Winter for Vata-Kapha and Kapha-Vata
If your constitution has high amounts of both vata and kapha, your best strategy for staying balanced this winter will be to assess your body’s present state of balance and the influence of your local weather on a day-to-day basis. With a refined sense of awareness, you can adapt your routine to pacify either vata or kapha or both—depending on your changing needs.
Foods to Favor
Eat warm, cooked foods that are generously spiced with a variety of flavors.
- Fruits like apricots, berries, cherries, peaches, soaked prunes, and soaked raisins will be especially supportive for you this winter.
- Good veggie choices this winter include asparagus, carrots, chilies, green beans, mustard greens, okra, rutabaga, and cooked spinach.
- For a sweetener, choose honey (never cooked or aggressively heated).
- Opt for grains like amaranth and basmati rice.
- When balancing kapha, most beans and legumes will be balancing kapha because they have an energetically drying action.
- However, if vata is imbalanced, most legumes will be too drying. Beans that will best pacify vata are somewhat less dense, rough, and dry than other legume varieties and should be well-cooked and well-spiced. These include red lentils, miso, yellow mung dal, mung beans, toor dal, and urad dal.
- Dairy products from goats will be supportive for both vata and kapha. Milk alternatives from soy are also good options, as is ghee.
- Favor oils for cooking that are warm but not too dense or “oily.” These include mustard oil and sunflower oil.
- For meat, freshwater fish and shrimp are great options.
- Snack moderately on light seeds like pumpkin seeds, and sunflower seeds.
Acceptable Winter Indulgences
The heaviness and moisture of the winter season may allow you to enjoy some foods that would normally upset vata: caffeinated teas, Hot Spiced Chai, a cup of coffee or espresso, or a particularly spicy dish.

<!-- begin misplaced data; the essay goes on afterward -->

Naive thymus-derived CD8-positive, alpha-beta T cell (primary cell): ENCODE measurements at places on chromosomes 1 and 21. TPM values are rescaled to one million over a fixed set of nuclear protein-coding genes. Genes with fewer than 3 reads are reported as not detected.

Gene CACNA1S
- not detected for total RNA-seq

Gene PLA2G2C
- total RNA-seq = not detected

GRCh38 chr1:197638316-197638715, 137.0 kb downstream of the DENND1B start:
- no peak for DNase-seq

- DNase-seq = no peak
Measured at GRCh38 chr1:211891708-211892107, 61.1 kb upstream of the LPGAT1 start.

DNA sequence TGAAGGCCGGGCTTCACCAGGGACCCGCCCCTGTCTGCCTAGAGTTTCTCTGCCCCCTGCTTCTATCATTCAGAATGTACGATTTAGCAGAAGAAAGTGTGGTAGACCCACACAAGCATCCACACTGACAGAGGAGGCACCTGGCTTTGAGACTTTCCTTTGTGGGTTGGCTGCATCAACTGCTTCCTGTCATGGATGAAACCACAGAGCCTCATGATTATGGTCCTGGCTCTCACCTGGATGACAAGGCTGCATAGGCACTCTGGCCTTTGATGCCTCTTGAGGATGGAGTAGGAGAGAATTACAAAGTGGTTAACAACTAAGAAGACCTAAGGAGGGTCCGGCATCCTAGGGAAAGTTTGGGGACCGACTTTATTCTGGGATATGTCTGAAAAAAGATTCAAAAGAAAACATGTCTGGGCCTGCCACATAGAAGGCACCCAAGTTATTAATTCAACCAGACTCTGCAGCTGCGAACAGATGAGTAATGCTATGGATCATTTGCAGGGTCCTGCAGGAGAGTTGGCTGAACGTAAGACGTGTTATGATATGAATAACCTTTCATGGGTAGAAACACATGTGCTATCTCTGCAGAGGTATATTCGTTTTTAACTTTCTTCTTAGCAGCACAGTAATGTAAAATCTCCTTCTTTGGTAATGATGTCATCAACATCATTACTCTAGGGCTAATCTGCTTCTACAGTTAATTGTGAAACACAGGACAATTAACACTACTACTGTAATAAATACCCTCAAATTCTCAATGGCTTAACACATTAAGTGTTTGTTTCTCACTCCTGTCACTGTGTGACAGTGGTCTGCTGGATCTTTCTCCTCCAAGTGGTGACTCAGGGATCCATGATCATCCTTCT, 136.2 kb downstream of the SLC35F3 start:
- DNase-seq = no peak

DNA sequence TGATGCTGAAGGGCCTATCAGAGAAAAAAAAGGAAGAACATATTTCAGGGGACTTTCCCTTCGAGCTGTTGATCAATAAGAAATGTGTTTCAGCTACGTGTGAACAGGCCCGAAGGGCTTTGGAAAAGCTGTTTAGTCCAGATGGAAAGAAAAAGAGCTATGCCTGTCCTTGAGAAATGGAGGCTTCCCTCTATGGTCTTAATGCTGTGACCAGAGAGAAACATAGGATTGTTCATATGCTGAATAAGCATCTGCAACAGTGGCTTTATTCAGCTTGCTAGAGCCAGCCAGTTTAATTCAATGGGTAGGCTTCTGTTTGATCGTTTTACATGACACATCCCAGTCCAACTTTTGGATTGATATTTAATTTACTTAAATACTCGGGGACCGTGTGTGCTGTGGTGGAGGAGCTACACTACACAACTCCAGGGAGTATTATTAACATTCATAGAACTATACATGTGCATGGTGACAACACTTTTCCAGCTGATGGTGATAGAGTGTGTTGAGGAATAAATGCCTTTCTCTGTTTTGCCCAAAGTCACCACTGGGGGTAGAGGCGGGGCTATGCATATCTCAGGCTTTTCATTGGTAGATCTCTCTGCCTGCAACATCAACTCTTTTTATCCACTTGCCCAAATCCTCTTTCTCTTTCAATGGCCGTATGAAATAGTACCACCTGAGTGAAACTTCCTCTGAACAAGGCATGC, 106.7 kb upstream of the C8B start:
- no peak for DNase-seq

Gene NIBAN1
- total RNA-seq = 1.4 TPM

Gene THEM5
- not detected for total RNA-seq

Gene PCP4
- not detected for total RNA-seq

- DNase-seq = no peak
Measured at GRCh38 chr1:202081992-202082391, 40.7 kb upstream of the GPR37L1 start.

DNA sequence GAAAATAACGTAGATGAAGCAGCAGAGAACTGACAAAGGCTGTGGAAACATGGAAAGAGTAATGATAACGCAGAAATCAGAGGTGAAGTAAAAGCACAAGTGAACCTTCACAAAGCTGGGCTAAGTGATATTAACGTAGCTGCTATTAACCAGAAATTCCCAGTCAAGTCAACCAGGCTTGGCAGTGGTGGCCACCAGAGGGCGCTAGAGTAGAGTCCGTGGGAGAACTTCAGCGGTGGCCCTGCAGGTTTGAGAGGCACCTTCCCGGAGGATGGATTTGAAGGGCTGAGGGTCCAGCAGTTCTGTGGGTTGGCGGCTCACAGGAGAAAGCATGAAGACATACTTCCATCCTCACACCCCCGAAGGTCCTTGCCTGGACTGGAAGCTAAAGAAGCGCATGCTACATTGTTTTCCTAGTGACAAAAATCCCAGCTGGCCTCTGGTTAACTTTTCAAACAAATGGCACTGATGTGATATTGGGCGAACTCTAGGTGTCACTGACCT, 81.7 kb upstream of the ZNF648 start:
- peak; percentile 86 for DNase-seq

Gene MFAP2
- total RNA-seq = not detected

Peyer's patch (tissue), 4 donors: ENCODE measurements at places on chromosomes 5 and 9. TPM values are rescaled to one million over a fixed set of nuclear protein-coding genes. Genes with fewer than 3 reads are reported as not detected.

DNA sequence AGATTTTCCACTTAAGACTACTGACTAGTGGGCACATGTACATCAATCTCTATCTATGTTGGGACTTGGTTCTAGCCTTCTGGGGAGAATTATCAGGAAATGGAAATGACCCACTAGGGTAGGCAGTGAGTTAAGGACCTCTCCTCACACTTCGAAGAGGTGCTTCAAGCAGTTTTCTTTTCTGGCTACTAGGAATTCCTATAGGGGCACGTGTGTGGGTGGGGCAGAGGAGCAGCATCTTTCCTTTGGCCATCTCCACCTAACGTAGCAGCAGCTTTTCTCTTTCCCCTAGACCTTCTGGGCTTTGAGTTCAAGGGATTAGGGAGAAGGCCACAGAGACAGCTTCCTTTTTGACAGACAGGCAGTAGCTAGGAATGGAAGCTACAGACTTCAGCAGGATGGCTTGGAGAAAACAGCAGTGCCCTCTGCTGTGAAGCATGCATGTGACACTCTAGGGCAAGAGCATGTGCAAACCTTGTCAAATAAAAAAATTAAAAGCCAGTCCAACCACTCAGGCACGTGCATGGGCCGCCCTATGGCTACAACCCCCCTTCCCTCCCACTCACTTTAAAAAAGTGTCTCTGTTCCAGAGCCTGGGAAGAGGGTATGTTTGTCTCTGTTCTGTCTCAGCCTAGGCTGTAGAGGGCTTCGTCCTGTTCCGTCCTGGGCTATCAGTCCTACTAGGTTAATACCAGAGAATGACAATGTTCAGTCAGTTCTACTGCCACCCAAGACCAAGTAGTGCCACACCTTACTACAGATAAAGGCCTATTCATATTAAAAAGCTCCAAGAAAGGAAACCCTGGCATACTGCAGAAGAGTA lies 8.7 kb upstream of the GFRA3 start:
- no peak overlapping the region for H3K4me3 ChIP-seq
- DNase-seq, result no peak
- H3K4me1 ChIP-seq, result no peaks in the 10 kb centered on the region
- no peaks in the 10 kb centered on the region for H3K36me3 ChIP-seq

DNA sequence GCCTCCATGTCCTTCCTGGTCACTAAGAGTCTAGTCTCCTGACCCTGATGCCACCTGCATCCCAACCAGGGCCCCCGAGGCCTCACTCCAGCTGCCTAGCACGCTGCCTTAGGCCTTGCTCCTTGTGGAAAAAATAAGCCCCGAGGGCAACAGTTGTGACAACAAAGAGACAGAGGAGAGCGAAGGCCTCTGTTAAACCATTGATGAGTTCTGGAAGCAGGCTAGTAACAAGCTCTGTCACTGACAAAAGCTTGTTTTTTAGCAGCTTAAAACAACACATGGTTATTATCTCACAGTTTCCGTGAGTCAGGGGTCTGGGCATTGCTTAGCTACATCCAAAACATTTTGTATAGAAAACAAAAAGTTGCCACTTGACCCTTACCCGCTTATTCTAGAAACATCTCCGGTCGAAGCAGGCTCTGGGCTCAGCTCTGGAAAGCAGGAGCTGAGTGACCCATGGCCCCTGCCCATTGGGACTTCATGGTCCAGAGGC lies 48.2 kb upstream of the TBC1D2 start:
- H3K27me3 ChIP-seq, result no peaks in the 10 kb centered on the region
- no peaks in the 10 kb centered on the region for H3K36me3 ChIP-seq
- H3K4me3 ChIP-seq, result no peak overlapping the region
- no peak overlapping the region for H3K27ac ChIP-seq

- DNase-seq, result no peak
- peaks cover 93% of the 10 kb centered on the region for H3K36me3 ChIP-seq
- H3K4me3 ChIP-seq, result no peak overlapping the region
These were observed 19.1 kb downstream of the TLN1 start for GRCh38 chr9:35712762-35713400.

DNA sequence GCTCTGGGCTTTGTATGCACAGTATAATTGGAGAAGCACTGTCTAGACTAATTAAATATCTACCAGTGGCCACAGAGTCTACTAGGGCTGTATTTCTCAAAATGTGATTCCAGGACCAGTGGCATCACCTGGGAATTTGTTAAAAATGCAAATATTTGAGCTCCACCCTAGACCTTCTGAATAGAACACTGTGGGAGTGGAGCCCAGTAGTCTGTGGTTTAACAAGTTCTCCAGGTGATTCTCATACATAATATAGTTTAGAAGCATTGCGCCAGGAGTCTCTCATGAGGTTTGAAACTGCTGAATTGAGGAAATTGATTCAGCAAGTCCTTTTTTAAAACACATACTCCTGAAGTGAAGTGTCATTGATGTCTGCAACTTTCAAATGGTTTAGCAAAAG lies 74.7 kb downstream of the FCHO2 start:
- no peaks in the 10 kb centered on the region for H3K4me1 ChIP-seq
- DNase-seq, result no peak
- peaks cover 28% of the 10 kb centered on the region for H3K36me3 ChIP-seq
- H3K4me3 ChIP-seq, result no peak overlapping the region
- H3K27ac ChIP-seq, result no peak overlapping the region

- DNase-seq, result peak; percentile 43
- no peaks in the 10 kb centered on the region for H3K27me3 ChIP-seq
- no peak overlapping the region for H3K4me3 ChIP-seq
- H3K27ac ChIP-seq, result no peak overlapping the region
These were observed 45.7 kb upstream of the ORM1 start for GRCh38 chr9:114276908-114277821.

On the other hand, the cold, dry weather will allow you to indulge in some sweet, nourishing treats like warm Maple Tapioca that might upset kapha at other times of year.
Foods to Minimize
Regardless of which dosha you’re focusing on, you’ll definitely want to reduce iced drinks, cold or frozen foods, and leftovers.
You’ll also want to steer clear of foods like watermelon, white sugar, spelt, soy beans, soy flour, and pork, which are aggravating to both vata and kapha.
In addition to minimizing those foods, keep tabs on your digestion and watch for signs of excess kapha (heaviness, lethargy, brain fog) and excess vata (gas, bloating, feelings of anxiousness), and adjust your diet accordingly.
To pacify both kapha and vata, you’ll want to balance predictability with spontaneity, relaxation with stimulation, and quiet stillness with active engagement. Strike this balance in your relationships, work habits, exercise routine, and in your mental presence.
Change up your habits to be more vata-pacifying or more kapha-pacifying, depending on your local weather and any fluctuations in your internal state of balance.
If the weather is wet, cloudy, and heavy, and/or if you find yourself feeling sluggish, weighed down, or lacking motivation, shift to a more kapha-pacifying lifestyle for a few days and see if you feel a shift.
If the weather is cold, dry, and windy, or if you’re feeling isolated, lonely, overextended, or depleted, embrace a more vata-pacifying lifestyle until you start to feel more stable and calm.
The most important thing is for you to cultivate awareness of your inner needs so that you can protect both vata and kapha this winter.